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Photo illustration by Mariah Bartz and Tyler Stone, Photo by iStock

Connectivity Complicates Vehicle Cybersecurity

Vehicles today are more like computers on wheels. Each new car and truck on the road comes equipped with numerous electronic control units that provide drivers with enhanced safety features and sensors—including tire pressure monitoring, lane departure notifications, and braking alerts.

Additionally, vehicle manufacturers are offering mobile applications that allow drivers to check diagnostics, lock the doors, and locate their vehicle should they not remember where they parked, all from a smartphone.

But these advancements also create opportunities for malicious actors to compromise the controls in a vehicle. In 2018, vehicle security research group Sky-Go Team, from 360 Group, discovered a vulnerability in the Mercedes-Benz E-Class car that allowed them to unlock the door of a vehicle and start the engine. More concerning, however, was that the vulnerability potentially impacted all Mercedes-Benz connected cars in China—approximately 2 million vehicles.

At USA Black Hat 2020, researchers Minrui Yan and Jiahao Li shared how they were able to infiltrate the Mercedes-Benz system of the vehicle they had access to. And once they were able to access the computer system of the individual vehicle, Mercedes’ back-end server did not request further authentication—allowing the researchers to gain additional access and potential partial control of other vehicles in China, they explained.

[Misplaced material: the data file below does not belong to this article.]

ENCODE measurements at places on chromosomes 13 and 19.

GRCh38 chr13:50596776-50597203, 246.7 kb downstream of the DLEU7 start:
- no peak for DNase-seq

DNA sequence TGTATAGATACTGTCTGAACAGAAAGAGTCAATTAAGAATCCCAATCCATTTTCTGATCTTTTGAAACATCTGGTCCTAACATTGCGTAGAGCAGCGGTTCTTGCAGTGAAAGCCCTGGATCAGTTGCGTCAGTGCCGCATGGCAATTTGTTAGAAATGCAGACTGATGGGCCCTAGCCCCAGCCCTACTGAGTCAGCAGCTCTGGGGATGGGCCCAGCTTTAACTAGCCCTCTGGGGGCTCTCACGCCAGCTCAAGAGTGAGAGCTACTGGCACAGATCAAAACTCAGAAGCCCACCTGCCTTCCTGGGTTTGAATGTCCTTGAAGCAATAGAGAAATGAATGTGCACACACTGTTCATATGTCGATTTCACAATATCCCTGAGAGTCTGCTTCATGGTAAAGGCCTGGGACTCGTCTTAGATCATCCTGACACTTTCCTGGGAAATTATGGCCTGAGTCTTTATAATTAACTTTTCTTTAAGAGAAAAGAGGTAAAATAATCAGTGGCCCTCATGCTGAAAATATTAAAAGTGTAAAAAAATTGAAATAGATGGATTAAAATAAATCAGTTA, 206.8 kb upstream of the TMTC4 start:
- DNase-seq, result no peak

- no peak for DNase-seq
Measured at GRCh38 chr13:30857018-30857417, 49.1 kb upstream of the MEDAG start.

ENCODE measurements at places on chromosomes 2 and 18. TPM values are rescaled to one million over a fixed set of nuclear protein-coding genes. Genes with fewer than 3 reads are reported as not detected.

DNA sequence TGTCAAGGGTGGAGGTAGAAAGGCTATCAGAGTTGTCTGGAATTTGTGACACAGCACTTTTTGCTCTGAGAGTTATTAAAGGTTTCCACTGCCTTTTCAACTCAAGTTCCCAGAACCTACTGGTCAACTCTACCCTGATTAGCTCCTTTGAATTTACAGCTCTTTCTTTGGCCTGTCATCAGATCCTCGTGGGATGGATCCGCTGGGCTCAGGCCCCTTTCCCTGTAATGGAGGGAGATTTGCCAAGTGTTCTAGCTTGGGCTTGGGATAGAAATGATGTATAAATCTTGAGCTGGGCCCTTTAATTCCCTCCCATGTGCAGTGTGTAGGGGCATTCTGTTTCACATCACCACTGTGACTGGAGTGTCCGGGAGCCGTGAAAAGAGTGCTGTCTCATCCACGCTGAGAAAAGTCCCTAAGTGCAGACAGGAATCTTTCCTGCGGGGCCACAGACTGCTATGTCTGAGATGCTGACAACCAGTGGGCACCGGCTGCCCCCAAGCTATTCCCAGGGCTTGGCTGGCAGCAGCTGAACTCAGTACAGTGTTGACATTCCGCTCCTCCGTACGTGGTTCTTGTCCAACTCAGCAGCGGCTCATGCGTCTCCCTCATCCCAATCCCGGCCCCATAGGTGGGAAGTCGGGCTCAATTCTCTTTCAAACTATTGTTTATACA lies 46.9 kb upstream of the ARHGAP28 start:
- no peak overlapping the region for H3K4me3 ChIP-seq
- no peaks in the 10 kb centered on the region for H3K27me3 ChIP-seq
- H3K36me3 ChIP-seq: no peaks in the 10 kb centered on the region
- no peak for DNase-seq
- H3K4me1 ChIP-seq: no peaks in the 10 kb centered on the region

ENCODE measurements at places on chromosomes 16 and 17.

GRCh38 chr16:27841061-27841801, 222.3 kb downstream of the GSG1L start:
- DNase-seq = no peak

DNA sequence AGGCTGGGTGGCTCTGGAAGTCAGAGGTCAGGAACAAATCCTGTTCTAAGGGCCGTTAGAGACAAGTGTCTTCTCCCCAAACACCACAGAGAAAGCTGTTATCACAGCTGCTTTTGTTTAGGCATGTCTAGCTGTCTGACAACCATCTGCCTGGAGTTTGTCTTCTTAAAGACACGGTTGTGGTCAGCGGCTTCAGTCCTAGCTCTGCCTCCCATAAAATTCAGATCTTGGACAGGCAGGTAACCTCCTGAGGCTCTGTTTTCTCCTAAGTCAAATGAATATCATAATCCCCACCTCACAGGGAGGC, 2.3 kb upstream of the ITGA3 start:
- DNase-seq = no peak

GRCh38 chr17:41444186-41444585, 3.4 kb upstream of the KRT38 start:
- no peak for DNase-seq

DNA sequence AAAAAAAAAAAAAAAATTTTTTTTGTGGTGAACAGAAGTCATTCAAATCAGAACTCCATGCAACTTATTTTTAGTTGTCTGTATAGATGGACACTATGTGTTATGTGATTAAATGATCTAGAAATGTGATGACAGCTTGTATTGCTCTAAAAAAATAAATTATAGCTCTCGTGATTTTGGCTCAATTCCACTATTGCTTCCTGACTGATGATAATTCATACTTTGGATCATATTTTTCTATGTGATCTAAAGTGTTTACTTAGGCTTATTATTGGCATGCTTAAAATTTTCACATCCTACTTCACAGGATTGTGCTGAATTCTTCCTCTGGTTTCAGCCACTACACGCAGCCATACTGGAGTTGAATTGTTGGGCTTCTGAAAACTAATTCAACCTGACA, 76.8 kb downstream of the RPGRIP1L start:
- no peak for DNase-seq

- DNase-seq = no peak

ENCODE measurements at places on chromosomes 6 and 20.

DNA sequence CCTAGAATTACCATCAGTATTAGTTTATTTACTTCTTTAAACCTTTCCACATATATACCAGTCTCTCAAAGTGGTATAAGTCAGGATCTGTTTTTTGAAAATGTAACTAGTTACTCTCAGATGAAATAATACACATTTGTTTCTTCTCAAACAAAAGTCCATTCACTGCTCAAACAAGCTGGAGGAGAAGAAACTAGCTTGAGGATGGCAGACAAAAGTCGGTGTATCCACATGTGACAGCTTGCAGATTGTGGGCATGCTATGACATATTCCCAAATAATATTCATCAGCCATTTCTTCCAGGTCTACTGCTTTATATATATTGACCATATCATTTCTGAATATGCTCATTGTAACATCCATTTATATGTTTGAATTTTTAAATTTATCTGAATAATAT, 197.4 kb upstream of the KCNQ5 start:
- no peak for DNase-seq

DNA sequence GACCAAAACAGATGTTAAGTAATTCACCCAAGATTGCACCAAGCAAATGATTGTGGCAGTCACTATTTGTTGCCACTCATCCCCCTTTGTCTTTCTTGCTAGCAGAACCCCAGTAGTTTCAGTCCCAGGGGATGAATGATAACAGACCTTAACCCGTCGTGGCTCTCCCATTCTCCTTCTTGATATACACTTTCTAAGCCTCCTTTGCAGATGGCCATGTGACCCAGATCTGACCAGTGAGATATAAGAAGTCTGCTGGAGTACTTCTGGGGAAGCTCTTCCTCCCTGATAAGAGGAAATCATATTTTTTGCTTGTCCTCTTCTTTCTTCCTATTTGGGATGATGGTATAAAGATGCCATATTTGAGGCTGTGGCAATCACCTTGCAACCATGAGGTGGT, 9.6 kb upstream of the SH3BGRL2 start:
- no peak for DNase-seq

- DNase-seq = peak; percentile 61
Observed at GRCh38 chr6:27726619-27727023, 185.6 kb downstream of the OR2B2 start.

Yan and Li documented their work and then submitted it to Mercedes through the vulnerability disclosure program on the company’s website. This set the wheels in motion at Mercedes to mobilize an internal investigation team, communicate with the researchers, and analyze and prioritize fixing the vulnerabilities, said Guy Harpak, head of product security at Mercedes-Benz R&D.

The goal was to have a plan that “within 48 hours we can fix all the vulnerabilities,” Harpak added in the Black Hat presentation. Mercedes was able to do this by setting up selective blocking on its internal servers, which ensured that no one could take advantage of the vulnerabilities while Mercedes fixed them with a minimal impact to customers.

Mercedes forensic teams also “looked at recorded data to ensure there was no evidence of other attackers that were able to exploit the vulnerabilities in the past,” Harpak said.

Mercedes ultimately awarded the Sky-Go Team researchers with an excellence award for notifying the company of the vulnerabilities and working with its security team to address them.

“At Mercedes-Benz, we value the expertise of the security community,” said Adi Ofek, CEO of Mercedes-Benz R&D in Tel Aviv, Israel, and holder of the mandate for car IT security at Mercedes Benz, in a press release. “Therefore, we highly appreciate the knowledge of the Sky-Go Team…. Their efforts and passion are a significant contribution to help further secure our vehicles.”

Security researchers have been at the forefront of highlighting vulnerabilities to vehicles. In one of the most public demonstrations, security researchers took control of a Jeep Grand Cherokee operated on a freeway by WIRED reporter Andy Greenberg in 2015. Their research helped spurred U.S. Senator Ed Markey (D-MA) to introduce legislation to create standards for vehicle cybersecurity—a process that remains stalled in Congress, as of Security Management’s press time.